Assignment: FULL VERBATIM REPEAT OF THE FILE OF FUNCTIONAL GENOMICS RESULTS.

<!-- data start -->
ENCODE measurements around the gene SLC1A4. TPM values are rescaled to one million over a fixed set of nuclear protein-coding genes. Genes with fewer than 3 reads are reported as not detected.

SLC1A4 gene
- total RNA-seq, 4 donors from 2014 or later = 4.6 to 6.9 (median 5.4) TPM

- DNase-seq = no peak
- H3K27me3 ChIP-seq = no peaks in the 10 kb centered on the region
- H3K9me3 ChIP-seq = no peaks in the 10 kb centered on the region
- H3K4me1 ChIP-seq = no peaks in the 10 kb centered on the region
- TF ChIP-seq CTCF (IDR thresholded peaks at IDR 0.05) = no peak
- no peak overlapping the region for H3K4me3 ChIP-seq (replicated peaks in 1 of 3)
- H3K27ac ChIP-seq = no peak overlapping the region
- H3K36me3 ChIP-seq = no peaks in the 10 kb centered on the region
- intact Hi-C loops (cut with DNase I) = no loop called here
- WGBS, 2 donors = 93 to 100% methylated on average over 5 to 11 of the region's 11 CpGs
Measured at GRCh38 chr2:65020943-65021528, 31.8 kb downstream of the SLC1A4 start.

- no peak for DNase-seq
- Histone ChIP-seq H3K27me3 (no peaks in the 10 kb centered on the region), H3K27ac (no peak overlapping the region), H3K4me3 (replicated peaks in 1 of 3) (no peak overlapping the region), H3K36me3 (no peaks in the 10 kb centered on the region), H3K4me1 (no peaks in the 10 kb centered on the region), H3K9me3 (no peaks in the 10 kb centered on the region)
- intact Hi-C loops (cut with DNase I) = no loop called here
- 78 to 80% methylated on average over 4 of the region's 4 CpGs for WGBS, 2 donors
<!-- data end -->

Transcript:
ENCODE measurements around the gene SLC1A4. TPM values are rescaled to one million over a fixed set of nuclear protein-coding genes. Genes with fewer than 3 reads are reported as not detected.

SLC1A4 gene
- total RNA-seq, 4 donors from 2014 or later = 4.6 to 6.9 (median 5.4) TPM

- DNase-seq = no peak
- H3K27me3 ChIP-seq = no peaks in the 10 kb centered on the region
- H3K9me3 ChIP-seq = no peaks in the 10 kb centered on the region
- H3K4me1 ChIP-seq = no peaks in the 10 kb centered on the region
- TF ChIP-seq CTCF (IDR thresholded peaks at IDR 0.05) = no peak
- no peak overlapping the region for H3K4me3 ChIP-seq (replicated peaks in 1 of 3)
- H3K27ac ChIP-seq = no peak overlapping the region
- H3K36me3 ChIP-seq = no peaks in the 10 kb centered on the region
- intact Hi-C loops (cut with DNase I) = no loop called here
- WGBS, 2 donors = 93 to 100% methylated on average over 5 to 11 of the region's 11 CpGs
Measured at GRCh38 chr2:65020943-65021528, 31.8 kb downstream of the SLC1A4 start.

- no peak for DNase-seq
- Histone ChIP-seq H3K27me3 (no peaks in the 10 kb centered on the region), H3K27ac (no peak overlapping the region), H3K4me3 (replicated peaks in 1 of 3) (no peak overlapping the region), H3K36me3 (no peaks in the 10 kb centered on the region), H3K4me1 (no peaks in the 10 kb centered on the region), H3K9me3 (no peaks in the 10 kb centered on the region)
- intact Hi-C loops (cut with DNase I) = no loop called here
- 78 to 80% methylated on average over 4 of the region's 4 CpGs for WGBS, 2 donors